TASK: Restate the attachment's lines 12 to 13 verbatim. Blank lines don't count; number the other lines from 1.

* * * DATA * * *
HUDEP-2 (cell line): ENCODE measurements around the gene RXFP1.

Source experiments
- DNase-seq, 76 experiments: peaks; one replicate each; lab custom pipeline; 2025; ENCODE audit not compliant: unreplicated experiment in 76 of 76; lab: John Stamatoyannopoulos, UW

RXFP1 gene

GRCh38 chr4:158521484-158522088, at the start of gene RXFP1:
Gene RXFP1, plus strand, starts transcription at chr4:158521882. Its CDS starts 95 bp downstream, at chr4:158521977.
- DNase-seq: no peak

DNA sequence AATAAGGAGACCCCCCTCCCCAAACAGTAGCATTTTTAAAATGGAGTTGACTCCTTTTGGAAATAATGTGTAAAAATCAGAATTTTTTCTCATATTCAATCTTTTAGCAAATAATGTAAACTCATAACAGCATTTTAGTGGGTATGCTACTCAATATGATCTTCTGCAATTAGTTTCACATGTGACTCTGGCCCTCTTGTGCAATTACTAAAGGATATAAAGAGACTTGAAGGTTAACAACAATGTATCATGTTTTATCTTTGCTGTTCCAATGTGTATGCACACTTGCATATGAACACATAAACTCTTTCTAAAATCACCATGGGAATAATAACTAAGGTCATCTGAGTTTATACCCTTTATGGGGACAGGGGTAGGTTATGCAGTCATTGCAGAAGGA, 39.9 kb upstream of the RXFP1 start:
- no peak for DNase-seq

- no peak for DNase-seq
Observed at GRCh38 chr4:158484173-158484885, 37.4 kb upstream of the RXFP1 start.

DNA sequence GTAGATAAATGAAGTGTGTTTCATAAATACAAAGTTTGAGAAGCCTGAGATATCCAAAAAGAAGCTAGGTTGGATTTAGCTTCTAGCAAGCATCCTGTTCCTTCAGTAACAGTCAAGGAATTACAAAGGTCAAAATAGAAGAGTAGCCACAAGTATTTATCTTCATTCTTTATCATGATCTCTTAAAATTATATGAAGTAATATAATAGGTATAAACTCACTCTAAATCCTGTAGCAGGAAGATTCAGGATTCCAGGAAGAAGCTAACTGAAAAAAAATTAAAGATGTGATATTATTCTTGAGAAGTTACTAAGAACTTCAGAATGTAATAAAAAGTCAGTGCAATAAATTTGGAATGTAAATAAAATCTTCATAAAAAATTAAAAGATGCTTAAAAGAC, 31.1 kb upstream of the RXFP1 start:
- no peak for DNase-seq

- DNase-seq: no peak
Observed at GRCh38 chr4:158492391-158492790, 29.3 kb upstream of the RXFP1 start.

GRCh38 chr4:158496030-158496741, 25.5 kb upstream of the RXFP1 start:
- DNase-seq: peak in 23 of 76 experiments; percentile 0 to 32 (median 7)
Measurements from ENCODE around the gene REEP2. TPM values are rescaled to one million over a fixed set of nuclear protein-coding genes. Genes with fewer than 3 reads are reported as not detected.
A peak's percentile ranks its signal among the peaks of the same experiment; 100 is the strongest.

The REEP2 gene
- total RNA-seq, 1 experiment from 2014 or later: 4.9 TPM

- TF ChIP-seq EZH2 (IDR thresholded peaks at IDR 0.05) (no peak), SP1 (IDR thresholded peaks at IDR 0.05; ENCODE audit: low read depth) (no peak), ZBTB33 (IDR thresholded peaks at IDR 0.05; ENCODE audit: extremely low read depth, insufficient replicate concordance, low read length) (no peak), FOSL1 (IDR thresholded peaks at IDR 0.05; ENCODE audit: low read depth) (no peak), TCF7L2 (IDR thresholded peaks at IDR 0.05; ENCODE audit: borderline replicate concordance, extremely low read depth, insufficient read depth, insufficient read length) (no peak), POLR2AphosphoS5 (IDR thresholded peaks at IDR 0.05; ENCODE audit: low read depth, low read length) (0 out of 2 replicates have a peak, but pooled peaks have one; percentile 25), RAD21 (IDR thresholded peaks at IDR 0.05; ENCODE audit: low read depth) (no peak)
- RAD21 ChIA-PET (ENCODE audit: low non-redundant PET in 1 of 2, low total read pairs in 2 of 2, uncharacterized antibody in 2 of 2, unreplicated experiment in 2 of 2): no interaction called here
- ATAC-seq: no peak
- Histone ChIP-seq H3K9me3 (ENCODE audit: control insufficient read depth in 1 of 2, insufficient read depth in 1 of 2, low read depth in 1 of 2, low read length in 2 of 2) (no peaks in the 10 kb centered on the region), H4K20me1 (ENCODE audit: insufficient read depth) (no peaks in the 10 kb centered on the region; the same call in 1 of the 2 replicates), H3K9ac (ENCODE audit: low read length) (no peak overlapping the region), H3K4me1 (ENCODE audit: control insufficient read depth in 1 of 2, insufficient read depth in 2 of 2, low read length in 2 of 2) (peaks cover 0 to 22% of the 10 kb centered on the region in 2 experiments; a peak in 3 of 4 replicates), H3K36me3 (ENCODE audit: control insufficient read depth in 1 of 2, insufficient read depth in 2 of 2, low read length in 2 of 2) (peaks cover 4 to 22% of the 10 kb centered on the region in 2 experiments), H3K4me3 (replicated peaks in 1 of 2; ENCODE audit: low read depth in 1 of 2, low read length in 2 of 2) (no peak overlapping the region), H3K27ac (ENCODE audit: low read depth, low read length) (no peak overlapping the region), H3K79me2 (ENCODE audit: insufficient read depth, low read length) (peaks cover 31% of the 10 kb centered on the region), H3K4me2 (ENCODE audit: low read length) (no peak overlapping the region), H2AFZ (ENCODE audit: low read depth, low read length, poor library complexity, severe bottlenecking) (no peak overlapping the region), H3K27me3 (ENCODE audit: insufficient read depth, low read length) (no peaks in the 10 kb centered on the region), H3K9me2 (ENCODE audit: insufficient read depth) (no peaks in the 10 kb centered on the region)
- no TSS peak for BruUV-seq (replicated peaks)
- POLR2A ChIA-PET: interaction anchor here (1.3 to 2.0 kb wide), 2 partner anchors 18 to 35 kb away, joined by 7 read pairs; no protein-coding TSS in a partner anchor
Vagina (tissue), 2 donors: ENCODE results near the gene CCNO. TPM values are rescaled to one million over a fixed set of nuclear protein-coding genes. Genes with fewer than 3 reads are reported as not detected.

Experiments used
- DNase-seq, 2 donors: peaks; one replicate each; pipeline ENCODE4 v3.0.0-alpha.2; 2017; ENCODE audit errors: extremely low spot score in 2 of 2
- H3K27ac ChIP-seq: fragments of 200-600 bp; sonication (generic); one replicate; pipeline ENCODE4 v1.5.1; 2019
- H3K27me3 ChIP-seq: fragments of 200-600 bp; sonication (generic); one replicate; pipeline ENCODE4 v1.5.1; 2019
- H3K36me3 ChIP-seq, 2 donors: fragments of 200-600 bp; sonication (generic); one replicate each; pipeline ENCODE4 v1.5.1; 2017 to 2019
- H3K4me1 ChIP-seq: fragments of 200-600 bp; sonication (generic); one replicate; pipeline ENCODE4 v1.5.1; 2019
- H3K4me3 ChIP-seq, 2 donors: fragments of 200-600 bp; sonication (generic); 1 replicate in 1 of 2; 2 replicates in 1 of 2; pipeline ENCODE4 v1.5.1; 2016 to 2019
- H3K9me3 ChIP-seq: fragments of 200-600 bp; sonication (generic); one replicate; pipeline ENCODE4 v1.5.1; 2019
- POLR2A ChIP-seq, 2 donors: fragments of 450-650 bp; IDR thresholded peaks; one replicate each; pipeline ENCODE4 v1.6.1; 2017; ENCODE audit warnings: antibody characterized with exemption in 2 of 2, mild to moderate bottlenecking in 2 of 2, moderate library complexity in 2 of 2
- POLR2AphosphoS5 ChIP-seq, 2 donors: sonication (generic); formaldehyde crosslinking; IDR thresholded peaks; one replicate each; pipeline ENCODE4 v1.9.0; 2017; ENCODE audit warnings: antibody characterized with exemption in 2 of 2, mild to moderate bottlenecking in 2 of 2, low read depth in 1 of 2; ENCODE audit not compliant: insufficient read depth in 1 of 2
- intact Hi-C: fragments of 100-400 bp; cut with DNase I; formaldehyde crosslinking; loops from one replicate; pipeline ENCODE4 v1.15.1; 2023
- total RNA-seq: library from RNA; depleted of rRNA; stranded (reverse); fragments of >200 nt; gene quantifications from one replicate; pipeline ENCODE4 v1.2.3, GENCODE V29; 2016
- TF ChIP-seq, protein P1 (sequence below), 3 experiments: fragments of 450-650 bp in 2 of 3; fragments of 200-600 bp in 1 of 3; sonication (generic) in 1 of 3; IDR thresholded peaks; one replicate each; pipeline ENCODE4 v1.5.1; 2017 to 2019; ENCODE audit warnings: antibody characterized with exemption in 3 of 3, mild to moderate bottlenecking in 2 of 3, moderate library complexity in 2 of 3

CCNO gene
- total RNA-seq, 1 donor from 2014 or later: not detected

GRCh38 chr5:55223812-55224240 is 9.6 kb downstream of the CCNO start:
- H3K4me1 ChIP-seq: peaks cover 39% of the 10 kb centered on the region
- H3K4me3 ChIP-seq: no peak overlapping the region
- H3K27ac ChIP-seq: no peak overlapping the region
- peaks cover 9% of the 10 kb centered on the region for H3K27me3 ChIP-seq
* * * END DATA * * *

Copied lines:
DNA sequence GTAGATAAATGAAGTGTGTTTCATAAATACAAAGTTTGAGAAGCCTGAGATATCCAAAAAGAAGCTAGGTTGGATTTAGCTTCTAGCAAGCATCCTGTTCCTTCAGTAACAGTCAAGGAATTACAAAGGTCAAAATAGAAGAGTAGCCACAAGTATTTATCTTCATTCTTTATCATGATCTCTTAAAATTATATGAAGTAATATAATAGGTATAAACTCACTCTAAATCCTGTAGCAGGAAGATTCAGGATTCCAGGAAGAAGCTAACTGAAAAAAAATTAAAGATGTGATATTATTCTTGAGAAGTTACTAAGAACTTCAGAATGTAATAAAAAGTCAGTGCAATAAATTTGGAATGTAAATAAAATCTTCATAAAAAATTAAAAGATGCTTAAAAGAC, 31.1 kb upstream of the RXFP1 start:
- no peak for DNase-seq